Indani tiba srx com
In essence, the Indian Division consisted of the well-established Natal Indian Blind and Deaf Society (later renamed the KZN Blind and Deaf Society) with the Arthur Blaxall School for the Blind and the Southern Light Social Club under its wings, and the fledgling Transvaal Indian Blind Association (renamed TIBA Services for the Blind). Travelling throughout the then Transvaal and Natal with Council's Bureau for the Prevention of Blindness, he arranged eye clinics in remote townships and villages and also arranged for the screening of the vision of learners in mainstream schools.
The division was governed by an elected board consisting of Mr. With little prospect of promotion in Council's service, he resigned in 1981, but after his retirement from another welfare organisation in 2000, he once again joined the blindness service system as a volunteer and is currently the much loved and well respected President of the KZN Blind and Deaf Society. Sitaram in the Indian Division in 1981 and became Council's National Social Work Consultant when that division was closed down.
In the course of time they will advance to a level of complete independence when they will be quite capable of managing their own affairs.” Today we can only wonder about the private thoughts and feelings of our predecessors in the blindness service system, but what is on record is that the Council and others regarded it prudent to go along with these directives to secure state funding. Sitaram joined Council as the full time Secretary of the Indian Division.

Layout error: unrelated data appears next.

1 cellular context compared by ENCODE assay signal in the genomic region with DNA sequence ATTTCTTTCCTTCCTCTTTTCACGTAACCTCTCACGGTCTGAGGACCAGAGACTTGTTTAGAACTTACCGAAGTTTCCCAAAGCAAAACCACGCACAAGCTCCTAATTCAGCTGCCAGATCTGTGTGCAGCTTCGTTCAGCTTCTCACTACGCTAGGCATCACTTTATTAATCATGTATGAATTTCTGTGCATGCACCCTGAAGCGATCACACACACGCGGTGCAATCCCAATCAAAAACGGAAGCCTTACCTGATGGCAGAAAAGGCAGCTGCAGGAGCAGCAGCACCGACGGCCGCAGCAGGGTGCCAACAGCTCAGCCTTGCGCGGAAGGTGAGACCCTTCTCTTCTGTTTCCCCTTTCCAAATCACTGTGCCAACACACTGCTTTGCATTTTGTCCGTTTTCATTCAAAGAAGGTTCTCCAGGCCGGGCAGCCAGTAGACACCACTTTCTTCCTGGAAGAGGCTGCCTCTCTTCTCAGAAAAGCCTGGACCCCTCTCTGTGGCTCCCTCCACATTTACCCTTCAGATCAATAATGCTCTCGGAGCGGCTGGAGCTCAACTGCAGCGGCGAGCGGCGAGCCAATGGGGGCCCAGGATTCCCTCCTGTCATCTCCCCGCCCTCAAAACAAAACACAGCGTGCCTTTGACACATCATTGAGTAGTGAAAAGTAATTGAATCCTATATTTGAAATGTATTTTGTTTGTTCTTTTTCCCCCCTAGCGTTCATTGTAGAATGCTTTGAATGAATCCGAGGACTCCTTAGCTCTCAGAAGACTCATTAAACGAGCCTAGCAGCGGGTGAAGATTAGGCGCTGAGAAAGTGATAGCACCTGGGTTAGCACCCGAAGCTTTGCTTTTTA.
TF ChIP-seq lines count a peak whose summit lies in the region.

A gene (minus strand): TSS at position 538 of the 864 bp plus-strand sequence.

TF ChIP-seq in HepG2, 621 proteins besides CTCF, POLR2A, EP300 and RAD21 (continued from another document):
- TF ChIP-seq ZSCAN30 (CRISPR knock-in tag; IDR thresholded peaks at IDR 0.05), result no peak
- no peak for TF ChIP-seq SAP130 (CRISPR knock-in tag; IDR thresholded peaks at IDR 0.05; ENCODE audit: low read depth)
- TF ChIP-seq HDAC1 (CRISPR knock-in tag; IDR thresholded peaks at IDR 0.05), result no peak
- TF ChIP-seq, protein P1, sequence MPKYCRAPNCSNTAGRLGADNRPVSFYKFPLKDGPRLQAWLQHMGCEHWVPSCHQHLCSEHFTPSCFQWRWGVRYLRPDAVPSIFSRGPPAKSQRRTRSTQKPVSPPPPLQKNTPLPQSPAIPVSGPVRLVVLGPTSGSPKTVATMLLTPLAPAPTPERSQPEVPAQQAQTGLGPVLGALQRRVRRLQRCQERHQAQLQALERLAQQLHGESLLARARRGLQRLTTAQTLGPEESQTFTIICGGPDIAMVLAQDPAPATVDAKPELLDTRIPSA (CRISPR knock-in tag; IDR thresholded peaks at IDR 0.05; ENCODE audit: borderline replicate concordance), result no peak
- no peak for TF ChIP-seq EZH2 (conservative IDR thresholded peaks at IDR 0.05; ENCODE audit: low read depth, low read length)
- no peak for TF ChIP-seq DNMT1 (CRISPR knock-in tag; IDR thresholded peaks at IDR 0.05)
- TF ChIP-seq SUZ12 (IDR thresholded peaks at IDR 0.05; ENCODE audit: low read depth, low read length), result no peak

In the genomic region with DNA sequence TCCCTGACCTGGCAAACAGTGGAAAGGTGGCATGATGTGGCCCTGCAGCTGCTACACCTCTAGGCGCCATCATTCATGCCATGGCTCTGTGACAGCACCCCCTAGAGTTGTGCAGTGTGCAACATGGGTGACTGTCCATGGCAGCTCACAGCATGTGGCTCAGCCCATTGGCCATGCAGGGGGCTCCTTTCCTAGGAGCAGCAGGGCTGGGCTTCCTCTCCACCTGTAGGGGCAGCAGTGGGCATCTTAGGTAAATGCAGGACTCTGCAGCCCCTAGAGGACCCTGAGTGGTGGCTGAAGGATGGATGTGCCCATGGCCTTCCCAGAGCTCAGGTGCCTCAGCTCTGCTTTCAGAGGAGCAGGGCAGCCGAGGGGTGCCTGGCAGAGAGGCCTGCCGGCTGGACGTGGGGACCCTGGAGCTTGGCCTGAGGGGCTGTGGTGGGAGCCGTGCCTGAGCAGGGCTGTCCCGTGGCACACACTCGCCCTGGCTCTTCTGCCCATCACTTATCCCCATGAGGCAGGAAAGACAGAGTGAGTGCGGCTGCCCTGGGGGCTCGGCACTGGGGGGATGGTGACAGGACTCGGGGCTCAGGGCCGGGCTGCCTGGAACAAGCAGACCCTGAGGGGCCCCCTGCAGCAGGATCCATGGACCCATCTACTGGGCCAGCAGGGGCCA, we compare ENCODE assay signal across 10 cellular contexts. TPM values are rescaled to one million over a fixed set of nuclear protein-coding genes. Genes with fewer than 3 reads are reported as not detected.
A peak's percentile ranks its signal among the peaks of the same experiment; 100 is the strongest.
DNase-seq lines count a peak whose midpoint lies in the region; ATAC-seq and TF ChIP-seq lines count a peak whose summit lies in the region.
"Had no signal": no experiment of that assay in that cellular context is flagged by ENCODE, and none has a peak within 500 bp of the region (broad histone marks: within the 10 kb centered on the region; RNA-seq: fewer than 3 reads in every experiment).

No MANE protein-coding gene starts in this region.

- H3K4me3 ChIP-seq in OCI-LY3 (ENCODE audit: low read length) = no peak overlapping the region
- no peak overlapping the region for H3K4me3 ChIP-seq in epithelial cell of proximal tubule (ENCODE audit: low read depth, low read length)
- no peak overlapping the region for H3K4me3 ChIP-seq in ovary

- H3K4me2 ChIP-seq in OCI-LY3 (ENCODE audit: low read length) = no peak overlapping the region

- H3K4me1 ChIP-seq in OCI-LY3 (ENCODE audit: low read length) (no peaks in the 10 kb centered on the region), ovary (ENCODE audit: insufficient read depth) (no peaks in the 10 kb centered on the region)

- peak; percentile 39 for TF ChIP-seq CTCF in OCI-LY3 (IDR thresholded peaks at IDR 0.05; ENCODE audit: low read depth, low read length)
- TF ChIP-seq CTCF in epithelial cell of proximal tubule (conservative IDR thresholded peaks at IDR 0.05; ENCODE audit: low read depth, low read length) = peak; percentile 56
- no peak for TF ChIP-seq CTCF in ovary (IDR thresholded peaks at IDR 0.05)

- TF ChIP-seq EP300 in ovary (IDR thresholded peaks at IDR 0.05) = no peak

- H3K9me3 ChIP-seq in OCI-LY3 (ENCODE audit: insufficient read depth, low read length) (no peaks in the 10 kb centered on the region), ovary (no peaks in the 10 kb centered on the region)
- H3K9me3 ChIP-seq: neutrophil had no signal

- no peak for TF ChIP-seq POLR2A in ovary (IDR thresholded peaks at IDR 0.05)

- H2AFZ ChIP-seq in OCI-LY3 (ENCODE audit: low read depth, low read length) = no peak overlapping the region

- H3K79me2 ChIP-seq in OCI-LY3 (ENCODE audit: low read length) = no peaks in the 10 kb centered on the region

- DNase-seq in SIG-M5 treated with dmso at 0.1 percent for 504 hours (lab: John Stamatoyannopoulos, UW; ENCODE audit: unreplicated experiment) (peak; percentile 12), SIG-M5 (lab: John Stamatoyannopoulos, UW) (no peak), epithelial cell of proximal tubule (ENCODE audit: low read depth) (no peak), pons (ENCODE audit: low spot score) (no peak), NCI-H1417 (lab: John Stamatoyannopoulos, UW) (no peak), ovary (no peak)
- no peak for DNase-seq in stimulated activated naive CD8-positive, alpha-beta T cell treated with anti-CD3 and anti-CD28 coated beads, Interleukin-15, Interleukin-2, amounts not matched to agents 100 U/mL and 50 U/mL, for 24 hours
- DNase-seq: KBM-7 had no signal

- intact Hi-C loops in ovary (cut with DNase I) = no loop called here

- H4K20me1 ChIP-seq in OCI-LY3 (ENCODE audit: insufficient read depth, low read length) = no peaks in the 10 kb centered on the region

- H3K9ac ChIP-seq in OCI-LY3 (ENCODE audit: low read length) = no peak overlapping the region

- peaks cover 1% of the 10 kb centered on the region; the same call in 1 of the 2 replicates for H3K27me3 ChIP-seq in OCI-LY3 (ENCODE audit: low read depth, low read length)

Established in 1936, the KZN Blind and Deaf Society is one of the most active and progressive member organisations of Council.
With an annual budget of close to R5 million and a staff complement of 62, supported by 37 volunteers, it serves approximately 1500 blind, deaf and deafblind clients per year in Ethekwini and into the far-flung rural areas right up to Richards Bay.
Its activities include awareness raising, advocacy, education, employment, rehabilitation and recreation services.
Reshmika Dowling is the highly skilled support person at the Education Desk and Albert Peters is the knowledgeable Adaptive Technology Specialist in the Resource Centre.
Both Jace and Albert were previously members of the National and Provincial Executive Committees where, in addition, they provided voluntary service in a number of specialist committees.
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Council for the Blind, the contribution of this group of colleagues seems to be disproportionately larger than their number.